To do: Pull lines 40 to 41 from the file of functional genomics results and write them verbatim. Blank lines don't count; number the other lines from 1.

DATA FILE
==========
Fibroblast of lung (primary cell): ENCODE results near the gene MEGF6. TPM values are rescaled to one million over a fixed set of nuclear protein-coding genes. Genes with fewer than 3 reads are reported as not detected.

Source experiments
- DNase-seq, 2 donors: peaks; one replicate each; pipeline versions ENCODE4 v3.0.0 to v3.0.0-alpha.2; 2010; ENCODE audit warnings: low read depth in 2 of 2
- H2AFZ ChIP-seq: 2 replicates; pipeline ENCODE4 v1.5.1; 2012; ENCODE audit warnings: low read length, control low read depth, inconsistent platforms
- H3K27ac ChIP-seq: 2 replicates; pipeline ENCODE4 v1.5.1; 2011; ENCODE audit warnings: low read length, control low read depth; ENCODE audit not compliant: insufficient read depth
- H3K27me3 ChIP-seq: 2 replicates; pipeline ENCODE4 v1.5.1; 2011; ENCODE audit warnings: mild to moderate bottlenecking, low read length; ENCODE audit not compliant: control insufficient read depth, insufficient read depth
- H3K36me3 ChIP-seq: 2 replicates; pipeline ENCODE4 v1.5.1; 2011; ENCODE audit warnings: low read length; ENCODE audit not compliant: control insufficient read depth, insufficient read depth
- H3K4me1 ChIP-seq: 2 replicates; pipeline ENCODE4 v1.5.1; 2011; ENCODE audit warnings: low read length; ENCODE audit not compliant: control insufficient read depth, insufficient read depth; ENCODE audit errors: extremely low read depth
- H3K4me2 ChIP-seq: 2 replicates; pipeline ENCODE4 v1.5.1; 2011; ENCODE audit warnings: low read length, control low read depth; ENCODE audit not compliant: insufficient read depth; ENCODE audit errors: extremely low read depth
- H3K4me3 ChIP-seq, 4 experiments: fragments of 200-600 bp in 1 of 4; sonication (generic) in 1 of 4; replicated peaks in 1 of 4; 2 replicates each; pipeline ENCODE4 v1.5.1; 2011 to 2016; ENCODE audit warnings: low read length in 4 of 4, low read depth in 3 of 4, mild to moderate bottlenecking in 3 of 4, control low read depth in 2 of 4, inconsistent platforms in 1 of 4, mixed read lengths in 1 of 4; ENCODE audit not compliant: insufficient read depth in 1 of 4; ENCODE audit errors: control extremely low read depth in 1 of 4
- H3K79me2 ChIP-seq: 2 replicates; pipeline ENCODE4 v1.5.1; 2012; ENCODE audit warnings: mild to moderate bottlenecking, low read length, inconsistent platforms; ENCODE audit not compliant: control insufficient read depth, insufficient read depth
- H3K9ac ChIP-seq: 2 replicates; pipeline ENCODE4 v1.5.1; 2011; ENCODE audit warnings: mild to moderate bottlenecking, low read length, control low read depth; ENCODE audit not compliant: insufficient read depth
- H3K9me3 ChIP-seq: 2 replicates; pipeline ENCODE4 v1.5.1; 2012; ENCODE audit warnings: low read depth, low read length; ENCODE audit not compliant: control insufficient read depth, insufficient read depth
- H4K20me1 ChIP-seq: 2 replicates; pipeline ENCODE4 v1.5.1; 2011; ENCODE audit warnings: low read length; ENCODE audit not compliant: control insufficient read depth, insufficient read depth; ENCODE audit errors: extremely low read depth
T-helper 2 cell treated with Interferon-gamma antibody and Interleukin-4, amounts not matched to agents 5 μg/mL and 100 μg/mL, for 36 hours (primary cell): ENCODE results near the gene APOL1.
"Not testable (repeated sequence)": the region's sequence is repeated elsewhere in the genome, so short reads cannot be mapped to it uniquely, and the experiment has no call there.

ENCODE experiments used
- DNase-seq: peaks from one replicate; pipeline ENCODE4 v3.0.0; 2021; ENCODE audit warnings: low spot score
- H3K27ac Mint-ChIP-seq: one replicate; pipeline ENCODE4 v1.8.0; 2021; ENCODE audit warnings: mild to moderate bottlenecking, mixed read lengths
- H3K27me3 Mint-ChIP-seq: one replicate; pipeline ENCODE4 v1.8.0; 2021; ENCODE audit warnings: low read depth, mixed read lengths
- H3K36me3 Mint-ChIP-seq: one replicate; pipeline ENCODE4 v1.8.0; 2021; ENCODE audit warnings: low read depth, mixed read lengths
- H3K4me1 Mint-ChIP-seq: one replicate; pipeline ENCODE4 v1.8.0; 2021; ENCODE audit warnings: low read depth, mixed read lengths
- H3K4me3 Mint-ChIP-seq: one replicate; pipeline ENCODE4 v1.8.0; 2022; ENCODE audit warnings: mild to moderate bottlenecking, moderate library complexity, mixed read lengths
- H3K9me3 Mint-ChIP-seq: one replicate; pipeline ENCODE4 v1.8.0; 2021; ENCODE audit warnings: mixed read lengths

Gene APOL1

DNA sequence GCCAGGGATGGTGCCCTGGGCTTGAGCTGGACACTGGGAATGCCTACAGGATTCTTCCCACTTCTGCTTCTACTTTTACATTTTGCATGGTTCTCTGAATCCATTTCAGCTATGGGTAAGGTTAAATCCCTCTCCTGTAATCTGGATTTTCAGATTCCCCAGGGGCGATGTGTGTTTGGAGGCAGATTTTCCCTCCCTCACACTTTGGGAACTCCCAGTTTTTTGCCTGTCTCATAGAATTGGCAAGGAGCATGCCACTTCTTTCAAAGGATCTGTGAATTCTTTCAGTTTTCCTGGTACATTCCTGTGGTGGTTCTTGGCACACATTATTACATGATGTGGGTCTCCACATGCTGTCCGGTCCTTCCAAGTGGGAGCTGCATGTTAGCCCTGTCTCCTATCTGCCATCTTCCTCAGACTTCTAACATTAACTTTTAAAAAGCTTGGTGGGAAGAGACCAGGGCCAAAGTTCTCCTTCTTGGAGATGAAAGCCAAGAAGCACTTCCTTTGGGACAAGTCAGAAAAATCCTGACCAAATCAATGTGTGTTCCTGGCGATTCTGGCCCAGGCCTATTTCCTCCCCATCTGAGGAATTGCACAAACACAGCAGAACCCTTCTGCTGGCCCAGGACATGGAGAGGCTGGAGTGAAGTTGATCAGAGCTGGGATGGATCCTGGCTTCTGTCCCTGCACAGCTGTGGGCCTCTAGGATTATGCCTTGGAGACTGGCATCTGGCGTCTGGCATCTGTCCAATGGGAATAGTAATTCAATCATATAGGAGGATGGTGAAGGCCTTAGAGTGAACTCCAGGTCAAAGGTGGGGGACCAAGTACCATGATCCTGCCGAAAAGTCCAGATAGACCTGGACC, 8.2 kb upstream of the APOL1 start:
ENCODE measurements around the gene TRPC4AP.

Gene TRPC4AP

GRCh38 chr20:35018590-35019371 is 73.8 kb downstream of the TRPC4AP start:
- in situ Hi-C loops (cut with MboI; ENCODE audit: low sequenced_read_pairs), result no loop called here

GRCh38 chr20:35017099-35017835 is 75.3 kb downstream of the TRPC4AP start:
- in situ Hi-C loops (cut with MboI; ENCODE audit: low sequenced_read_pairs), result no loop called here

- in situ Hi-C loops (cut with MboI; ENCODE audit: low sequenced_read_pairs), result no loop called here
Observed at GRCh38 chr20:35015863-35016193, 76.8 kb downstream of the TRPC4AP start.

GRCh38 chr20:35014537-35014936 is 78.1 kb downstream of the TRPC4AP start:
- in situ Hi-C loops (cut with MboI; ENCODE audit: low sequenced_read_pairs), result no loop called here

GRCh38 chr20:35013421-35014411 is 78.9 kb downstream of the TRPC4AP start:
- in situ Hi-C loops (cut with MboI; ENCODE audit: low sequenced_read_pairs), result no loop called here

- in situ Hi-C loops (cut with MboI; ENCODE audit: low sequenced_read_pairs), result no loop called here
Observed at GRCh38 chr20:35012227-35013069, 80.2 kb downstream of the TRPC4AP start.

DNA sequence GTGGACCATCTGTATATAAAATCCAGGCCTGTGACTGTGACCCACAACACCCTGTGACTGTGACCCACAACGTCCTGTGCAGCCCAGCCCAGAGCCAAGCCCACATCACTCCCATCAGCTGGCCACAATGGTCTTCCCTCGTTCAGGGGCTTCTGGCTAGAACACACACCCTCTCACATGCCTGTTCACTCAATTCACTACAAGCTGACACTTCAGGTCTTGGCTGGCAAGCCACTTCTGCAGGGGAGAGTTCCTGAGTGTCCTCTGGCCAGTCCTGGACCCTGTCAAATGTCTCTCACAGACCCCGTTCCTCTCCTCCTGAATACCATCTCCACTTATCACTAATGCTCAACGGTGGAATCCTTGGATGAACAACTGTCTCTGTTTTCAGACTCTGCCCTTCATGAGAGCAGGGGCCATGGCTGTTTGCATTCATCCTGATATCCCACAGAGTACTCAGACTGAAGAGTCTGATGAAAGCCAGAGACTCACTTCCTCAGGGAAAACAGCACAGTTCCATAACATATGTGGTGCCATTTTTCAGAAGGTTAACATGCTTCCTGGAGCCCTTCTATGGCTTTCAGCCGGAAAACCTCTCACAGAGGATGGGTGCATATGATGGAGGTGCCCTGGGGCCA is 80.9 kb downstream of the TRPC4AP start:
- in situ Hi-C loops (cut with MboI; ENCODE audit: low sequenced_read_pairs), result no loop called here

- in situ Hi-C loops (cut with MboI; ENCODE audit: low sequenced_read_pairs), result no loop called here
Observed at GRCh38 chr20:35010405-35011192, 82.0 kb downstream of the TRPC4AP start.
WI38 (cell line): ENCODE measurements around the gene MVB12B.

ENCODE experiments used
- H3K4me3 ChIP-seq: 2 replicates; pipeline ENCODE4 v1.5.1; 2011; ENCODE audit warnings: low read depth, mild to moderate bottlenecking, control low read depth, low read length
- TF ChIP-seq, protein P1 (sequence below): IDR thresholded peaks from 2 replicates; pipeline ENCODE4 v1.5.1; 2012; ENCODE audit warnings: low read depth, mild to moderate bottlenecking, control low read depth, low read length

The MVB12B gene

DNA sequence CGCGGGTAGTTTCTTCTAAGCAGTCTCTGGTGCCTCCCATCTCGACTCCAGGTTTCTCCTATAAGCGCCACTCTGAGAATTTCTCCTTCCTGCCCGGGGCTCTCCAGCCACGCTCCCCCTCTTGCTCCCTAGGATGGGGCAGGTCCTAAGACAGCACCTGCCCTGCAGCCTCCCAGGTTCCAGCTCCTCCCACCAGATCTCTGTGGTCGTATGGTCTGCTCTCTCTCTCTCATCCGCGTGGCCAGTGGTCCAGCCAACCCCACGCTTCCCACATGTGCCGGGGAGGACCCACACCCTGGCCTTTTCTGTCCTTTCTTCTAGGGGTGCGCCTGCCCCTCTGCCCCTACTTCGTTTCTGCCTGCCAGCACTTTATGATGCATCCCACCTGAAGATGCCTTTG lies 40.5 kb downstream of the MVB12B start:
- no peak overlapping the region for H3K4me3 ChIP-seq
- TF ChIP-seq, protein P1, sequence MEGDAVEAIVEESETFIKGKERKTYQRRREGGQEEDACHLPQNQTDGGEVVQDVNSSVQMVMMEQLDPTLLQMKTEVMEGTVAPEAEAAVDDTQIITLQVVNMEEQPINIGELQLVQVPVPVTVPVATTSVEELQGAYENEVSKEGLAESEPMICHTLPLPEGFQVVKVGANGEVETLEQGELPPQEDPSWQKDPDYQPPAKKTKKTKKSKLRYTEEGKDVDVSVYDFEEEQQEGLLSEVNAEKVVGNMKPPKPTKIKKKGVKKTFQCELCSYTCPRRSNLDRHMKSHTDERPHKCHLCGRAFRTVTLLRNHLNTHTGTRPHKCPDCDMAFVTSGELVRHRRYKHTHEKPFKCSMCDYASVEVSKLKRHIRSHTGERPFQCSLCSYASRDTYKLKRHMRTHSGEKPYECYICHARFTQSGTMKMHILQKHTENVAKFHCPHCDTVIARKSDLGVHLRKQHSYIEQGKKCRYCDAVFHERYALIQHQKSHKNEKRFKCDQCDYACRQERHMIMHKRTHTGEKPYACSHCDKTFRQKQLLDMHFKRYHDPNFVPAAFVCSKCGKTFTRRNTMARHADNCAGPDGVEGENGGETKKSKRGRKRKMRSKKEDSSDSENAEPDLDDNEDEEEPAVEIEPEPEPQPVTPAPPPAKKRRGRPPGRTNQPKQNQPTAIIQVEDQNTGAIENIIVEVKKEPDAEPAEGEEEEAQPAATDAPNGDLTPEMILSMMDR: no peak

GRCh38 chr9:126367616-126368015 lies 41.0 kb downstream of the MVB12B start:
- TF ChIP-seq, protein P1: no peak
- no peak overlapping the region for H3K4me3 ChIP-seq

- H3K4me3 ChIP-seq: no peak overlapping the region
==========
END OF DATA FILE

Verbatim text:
Observed at GRCh38 chr20:35012227-35013069, 80.2 kb downstream of the TRPC4AP start.

DNA sequence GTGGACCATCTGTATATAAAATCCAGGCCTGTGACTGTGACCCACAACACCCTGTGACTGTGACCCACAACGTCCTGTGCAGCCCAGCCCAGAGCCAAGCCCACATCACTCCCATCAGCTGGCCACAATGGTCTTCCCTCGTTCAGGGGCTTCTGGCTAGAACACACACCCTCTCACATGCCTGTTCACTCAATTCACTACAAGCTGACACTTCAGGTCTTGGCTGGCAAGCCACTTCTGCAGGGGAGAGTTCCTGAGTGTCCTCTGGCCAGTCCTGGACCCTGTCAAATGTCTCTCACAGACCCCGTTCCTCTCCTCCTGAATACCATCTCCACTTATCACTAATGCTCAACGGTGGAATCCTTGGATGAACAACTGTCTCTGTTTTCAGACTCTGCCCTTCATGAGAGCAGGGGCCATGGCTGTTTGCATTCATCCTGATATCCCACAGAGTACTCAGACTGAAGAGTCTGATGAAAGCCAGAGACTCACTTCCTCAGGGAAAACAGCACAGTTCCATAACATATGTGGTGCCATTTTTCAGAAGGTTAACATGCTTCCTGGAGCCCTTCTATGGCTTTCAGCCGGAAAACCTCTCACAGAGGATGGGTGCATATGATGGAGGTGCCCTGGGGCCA is 80.9 kb downstream of the TRPC4AP start: